Over the last couple of years, cases of children diagnosed with autism spectrum disorders (ASDs) increased by 30%, according to a reported issued by the Centers for Disease Control and Prevention. Today, the CDC estimates that one in 150 8-year-olds in the U.S. has an autism spectrum disorder, or ASD. There’s a whole debate surrounding this topic – where does this slew of new cases come from? Are we dealing with an epidemic-like event? It used to be vaccines that took the hit, but this was long debunked. There’s another, maybe more plausible explanation: it’s all a statistical mishap as far as diagnosis goes. In effect, if this is true, ASDs prevalence is stable, it’s in the way we count the cases that the problem might lie.
In 2003, for instance, a large study conducted in Atlanta found that one in 166 to one in 250 children had autism, according to a report published in the Journal of the American Medical Association. Another study conducted by the CDC in 14 states found an overall prevalence of one in 152, which is general accepted figure for autism prevalence. But one study published in 2005, found the same rates of prevalence among children born in the same area of England from 1992 to 1995 and then from 1996 to 1998. Paul Shattuck, PhD, assistant professor of social work at Washington University in St. Louis and an autism researcher argues that the increase in reported cases is because of “diagnostic substitution”.
“A kid labeled autistic today could have been labeled mentally retarded 10 years ago in the same school system,” Shattuck says.
Indeed, it wasn’t until 1992 that schools began to include autism as a special education classification. One recent study published by Swedish researchers yet again found no direct evidence of an “autism epidemic.” The team used two different data sets, both from Sweden. In the first set, 20,000 children were included, all twins, born in that country over a span of 10 years. The second data set was compiled using a national patient register, based on diagnosis codes typically associated with ASDs (which includes autism, Asperger’s syndrome and a condition known as pervasive developmental disorder).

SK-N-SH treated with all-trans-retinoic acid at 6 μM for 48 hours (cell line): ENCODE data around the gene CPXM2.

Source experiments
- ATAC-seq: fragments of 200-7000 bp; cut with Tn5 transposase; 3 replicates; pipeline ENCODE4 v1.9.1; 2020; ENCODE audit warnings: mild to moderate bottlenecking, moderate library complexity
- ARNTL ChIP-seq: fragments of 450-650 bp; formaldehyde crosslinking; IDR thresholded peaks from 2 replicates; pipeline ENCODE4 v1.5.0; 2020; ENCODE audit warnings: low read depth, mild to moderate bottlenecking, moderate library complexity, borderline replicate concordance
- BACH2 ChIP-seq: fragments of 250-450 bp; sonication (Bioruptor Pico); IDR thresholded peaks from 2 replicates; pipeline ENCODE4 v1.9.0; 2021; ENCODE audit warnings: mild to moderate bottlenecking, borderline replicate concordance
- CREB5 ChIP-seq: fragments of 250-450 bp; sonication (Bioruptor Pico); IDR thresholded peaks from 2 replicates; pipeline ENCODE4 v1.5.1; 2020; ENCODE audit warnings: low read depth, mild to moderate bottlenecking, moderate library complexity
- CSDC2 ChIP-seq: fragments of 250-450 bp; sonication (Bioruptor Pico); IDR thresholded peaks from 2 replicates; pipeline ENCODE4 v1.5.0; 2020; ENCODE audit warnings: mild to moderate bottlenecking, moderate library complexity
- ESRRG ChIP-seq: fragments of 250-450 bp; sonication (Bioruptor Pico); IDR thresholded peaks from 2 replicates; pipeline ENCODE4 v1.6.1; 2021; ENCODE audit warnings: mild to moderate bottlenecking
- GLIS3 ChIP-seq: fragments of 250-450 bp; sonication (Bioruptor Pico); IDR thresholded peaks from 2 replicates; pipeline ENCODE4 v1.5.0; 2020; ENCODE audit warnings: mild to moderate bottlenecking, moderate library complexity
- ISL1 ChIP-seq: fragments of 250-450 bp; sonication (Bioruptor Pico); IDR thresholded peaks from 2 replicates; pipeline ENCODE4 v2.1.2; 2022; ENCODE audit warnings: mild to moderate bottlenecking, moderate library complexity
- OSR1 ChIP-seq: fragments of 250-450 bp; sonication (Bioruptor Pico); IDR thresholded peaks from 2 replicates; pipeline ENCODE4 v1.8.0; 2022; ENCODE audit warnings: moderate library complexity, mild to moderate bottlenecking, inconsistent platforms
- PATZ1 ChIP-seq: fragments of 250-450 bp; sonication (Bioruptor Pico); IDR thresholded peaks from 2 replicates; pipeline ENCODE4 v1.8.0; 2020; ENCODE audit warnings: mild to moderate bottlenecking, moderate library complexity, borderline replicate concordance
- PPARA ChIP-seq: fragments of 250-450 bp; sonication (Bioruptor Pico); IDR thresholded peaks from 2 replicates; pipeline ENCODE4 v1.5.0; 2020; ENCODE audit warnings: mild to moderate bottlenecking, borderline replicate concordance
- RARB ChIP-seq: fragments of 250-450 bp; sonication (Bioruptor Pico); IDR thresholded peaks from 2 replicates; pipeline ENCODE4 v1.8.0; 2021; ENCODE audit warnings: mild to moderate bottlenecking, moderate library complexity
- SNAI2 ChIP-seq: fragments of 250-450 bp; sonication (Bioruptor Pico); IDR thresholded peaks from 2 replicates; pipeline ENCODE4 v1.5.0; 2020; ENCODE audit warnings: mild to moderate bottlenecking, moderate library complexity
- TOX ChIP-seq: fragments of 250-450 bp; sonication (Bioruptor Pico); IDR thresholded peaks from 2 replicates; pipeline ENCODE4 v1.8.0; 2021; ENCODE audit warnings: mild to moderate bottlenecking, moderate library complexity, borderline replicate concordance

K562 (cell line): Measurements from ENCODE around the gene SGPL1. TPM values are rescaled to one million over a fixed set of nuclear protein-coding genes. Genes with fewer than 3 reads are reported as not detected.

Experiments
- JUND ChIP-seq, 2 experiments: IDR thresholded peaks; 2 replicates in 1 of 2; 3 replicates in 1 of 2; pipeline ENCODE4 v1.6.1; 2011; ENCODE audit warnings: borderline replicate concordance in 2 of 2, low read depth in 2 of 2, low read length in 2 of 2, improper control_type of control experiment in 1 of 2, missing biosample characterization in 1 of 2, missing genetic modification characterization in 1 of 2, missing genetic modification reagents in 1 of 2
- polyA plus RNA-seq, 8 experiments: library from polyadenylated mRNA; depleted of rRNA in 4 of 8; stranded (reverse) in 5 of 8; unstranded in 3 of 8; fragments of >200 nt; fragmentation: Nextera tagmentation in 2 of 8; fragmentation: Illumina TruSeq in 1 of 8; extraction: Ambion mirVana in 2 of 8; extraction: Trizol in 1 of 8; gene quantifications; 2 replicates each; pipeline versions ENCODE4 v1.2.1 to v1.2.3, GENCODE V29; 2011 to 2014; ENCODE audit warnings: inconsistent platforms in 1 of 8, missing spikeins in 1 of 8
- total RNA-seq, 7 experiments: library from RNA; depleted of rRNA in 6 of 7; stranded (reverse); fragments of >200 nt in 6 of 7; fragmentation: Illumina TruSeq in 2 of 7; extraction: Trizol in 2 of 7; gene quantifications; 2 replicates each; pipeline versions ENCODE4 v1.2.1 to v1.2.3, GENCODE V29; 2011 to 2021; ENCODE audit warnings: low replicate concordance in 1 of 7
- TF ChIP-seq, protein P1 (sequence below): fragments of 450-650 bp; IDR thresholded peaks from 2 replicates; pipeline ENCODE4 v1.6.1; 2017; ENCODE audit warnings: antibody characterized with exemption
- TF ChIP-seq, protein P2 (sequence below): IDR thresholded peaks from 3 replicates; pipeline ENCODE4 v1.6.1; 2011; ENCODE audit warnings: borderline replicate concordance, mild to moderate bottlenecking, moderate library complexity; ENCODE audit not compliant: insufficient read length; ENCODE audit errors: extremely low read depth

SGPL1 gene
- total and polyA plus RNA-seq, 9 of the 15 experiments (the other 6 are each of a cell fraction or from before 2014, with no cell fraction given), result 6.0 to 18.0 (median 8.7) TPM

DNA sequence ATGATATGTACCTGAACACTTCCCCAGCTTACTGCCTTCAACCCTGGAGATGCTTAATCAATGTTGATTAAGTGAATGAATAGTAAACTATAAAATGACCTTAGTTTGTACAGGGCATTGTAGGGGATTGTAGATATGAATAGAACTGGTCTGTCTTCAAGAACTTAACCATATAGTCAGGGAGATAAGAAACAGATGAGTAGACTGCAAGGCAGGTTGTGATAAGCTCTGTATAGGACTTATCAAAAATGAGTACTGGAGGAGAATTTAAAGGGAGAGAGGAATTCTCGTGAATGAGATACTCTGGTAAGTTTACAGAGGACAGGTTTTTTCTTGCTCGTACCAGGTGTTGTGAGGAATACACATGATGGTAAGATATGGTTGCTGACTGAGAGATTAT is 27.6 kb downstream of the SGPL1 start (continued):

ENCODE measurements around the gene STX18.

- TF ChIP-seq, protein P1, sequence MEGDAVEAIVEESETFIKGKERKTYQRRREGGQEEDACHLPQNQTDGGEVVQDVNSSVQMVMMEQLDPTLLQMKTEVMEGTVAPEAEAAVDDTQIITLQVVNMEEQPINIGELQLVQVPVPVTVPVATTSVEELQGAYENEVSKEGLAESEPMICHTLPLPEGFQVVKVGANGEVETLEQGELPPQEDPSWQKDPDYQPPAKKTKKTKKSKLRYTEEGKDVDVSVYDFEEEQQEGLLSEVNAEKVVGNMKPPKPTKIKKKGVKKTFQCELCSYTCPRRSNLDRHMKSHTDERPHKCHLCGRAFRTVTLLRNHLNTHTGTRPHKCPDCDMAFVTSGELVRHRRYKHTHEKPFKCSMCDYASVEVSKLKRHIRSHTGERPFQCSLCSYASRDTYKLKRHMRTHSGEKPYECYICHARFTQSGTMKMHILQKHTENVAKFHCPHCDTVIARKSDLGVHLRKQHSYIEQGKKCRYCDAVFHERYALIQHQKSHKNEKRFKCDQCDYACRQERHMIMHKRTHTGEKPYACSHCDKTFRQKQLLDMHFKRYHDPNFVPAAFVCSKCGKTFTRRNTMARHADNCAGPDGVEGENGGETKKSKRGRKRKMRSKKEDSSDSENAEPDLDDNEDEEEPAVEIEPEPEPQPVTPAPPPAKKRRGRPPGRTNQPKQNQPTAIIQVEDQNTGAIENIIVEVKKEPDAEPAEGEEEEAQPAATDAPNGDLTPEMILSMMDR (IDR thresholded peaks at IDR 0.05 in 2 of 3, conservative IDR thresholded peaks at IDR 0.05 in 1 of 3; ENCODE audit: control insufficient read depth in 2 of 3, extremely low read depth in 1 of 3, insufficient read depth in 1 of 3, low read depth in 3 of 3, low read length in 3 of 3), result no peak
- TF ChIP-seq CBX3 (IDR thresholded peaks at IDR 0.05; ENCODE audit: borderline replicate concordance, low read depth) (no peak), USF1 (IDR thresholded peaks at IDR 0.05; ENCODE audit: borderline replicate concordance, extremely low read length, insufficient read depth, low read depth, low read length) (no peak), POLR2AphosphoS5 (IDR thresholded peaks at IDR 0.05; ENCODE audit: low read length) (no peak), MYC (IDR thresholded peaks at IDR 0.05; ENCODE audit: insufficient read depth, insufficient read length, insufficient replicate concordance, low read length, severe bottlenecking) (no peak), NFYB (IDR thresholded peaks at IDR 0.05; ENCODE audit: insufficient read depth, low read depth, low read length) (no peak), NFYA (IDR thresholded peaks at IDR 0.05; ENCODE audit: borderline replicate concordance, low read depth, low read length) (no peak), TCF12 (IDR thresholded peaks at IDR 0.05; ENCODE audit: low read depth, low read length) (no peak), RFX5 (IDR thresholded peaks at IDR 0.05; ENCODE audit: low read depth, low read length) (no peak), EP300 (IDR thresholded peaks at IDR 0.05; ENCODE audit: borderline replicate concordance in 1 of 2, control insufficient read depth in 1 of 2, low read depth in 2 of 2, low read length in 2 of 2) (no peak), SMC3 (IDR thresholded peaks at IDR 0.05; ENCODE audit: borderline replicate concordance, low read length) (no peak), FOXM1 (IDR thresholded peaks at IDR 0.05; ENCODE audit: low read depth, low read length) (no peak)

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When parents were contacted directly and asked about symptoms associated with autism, the number of children who met the cutoff for an ASD remained stable—for the 10-year period under investigation. Over that same period, the number of diagnoses of ASDs in the register (data based on an alphanumeric code given to your provider) increased steadily.
In the first data set, parents were contacted directly and asked about their children’s symptoms. For the ten years period, the number of children who met the cutoff for ASD, based on these criteria, stayed stable. Over the same time frame, however, the number of diagnoses of ASDs in the register increased year our. Based on this, the authors conclude that something else than an actual increase in the number of cases is at play. Earlier this year, another study, this time authored by Danish researchers, reached similar conclusions.
Going back to the 2014 CDC report cited at the beginning of this article, the authored reported a wide racial disparity in those diagnosed. Does this mean that ASDs affects children preferentially by race? That’s highly unlikely. There was also a significant variation of ASDs prevalence from state to state. Moreover, the criteria used to diagnose children with autism has been changed, and some have reason to believe fewer cases will be diagnosed as such. All of these seem to point to the direction that we’re not actually seeing an autism epidemic; instead, it’s highly likely that the extra wave of diagnoses we’re seeing come from previously misdiagnosed cases or previously unreported ones in the first place.
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